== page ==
CHICAGO, IL, Feb.11, 2010 -- An examination of the Constitutional principles underlying water law, the impact of the changing national policies on water-related issues, and an international perspective on drought management from Australia will be among the legal topics explored Feb. 17-19 at 28th Annual Water Law Conference of the American Bar Association Section of Environment, Energy, and Resources.
This year's program, "Whose Spigot Is It?" will focus on the changing values for water use in the first year of the Obama Administration. At a Feb. 18 luncheon David J. Hayes, deputy secretary of the Department of Interior, will be the keynote speaker on the topic "Interior Water Issues: A Year of Transition and Plans for the Future." The conference will be at the US Grant Hotel in San Diego.
Other meeting highlights include:
- Leading policy experts discussing new paradigms for water control in light of funding constraints, endangered species litigation and complex water settlements
- Discussion of the ethical and practical role of the media in shaping perceptions of new scientific developments in water law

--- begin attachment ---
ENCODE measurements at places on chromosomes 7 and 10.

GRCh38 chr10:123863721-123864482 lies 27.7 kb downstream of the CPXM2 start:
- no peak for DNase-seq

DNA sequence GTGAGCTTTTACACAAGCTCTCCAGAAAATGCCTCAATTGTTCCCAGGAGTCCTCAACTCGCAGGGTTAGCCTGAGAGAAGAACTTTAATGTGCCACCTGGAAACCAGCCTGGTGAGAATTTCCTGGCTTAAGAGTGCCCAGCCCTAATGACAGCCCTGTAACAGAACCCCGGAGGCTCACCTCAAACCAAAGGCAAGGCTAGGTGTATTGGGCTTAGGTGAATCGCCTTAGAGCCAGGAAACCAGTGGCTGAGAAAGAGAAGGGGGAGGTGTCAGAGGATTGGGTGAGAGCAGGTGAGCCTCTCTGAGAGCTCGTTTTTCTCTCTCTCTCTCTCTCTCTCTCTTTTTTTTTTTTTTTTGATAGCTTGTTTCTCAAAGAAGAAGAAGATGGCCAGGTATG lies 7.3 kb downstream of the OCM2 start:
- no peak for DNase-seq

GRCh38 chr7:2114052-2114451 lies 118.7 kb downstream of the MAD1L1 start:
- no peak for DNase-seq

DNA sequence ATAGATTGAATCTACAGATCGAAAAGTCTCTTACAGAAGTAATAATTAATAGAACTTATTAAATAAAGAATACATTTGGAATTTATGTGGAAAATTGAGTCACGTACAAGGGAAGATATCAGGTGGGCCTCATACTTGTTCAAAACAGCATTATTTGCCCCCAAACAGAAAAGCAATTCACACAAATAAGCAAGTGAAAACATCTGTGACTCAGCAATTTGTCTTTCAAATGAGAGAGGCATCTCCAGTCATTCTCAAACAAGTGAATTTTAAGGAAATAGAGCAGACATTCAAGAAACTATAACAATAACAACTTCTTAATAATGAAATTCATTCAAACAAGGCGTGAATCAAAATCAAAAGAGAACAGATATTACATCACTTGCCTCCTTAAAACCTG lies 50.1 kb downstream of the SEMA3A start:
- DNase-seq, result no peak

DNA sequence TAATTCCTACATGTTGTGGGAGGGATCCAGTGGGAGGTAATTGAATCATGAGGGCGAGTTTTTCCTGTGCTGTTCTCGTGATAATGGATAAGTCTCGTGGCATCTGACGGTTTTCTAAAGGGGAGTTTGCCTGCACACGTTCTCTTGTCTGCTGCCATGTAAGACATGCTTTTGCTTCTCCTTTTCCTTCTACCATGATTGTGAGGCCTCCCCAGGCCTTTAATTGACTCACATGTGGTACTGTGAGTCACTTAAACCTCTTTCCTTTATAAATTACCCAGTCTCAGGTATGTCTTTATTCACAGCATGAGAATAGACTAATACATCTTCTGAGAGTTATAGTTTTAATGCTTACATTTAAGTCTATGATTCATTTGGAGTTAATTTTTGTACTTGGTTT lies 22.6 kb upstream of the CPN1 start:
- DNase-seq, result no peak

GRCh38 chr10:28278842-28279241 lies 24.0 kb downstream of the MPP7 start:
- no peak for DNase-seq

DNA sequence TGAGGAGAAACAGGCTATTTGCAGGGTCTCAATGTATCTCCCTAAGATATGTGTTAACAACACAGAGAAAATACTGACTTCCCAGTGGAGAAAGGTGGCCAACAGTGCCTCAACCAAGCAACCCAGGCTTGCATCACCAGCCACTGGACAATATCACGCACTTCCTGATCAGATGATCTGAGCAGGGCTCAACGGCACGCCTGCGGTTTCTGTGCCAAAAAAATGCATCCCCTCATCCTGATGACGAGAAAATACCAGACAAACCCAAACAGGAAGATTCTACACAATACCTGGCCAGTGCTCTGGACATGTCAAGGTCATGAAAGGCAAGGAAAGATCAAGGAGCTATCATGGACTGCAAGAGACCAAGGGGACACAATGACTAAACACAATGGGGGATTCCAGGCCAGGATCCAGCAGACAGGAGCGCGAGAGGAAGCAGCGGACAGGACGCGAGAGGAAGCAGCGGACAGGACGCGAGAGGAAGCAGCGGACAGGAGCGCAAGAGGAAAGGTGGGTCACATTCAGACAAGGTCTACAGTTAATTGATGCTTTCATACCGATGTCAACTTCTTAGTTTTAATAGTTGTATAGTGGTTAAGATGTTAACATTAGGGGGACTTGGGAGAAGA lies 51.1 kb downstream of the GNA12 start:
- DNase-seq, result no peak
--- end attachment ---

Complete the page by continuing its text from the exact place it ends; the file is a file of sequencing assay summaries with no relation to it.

- Remarks from Hilary Tompkins, solicitor of the U.S. Department of the Interior, on current legal issues
- Discussions with leading experts on recent U.S. Supreme Court developments on principles underlying water law
- An Australian perspective on drought management
- A review of the long-term effects and prospects of major Native American and interstate water settlements
- Break-out sessions on: the ability of municipal suppliers to plan for the future; legal and policy issues raised by low-impact land development initiatives; and the extensive use of energy by water purveyors.
The ABA Section of Environment, Energy, and Resources is the premier forum for strategies and information for environmental, energy and resource lawyers. Representing more than 11,000 members with a wide range of professional interests, the section keeps its members abreast of development trends, current court decisions, legislative initiatives and statutes concerning environmental, natural resources and energy law.
With nearly 400,000 members, the American Bar Association is the largest voluntary professional membership organization in the world. As the national voice of the legal profession, the ABA works to improve the administration of justice, promotes programs that assist lawyers and judges in their work, accredits law schools, provides continuing legal education, and works to build public understanding around the world of the importance of the rule of law.